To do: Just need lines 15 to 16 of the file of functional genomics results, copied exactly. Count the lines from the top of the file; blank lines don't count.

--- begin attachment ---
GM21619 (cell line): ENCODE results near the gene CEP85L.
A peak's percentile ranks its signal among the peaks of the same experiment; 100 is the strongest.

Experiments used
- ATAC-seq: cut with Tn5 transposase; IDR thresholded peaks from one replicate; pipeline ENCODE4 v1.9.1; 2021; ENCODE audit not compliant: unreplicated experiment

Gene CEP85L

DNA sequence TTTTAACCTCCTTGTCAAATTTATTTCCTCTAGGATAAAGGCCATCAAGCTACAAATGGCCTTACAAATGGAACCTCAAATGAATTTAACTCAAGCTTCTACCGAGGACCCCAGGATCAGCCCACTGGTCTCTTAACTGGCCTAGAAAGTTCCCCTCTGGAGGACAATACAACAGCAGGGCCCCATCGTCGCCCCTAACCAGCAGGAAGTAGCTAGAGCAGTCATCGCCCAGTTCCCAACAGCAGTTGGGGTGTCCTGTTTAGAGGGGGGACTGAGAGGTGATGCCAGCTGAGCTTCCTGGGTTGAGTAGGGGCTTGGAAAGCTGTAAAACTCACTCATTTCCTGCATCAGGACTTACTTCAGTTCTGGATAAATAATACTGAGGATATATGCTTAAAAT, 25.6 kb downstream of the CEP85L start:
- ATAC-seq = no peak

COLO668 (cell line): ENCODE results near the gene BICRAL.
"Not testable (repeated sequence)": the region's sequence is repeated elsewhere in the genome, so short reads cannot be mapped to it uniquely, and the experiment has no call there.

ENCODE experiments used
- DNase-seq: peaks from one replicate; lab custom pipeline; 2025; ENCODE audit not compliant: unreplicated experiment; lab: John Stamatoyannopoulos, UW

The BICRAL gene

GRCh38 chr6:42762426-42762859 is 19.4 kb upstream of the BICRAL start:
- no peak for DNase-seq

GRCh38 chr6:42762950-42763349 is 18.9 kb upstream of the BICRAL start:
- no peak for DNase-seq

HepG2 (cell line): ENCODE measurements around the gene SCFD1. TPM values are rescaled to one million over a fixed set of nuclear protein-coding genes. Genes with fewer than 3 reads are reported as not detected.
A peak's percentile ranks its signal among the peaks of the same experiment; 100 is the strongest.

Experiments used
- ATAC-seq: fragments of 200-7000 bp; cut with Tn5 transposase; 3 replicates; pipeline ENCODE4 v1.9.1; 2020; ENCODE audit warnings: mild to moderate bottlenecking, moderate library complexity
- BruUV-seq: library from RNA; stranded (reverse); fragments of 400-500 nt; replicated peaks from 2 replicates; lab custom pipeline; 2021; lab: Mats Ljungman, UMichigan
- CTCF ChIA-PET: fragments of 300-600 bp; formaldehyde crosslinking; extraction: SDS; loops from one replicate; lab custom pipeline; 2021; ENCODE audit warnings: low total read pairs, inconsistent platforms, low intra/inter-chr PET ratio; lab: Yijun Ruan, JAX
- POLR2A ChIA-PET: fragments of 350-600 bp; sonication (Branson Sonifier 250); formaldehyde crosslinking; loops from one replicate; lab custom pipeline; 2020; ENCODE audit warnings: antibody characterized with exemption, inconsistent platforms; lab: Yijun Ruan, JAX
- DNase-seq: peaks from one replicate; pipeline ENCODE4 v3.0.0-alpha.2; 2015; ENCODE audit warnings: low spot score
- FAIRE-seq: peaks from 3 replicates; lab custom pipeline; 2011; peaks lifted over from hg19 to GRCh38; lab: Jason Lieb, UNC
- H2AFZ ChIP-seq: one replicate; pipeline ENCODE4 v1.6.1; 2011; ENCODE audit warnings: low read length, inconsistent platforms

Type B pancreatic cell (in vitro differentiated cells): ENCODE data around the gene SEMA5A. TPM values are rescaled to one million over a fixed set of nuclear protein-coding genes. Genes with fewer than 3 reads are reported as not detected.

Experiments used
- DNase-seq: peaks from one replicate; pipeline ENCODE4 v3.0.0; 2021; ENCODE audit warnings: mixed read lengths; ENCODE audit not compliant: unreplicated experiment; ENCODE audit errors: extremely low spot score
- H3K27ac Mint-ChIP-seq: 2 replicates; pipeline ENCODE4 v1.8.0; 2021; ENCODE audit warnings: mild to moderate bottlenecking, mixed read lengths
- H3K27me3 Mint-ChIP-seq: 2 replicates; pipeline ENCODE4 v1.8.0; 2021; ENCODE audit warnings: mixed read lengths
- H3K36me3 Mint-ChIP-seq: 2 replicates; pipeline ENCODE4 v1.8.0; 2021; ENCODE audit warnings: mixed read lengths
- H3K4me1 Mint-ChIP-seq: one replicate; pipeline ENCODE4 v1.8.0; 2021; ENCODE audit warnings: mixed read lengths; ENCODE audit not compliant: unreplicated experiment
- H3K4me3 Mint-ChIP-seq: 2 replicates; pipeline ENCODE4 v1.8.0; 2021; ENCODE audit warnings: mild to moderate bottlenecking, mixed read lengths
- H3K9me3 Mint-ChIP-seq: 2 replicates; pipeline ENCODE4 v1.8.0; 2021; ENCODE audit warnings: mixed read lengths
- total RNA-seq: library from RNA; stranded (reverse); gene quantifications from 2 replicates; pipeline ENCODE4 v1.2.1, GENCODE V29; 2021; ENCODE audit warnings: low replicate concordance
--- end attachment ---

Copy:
GRCh38 chr6:42762950-42763349 is 18.9 kb upstream of the BICRAL start:
- no peak for DNase-seq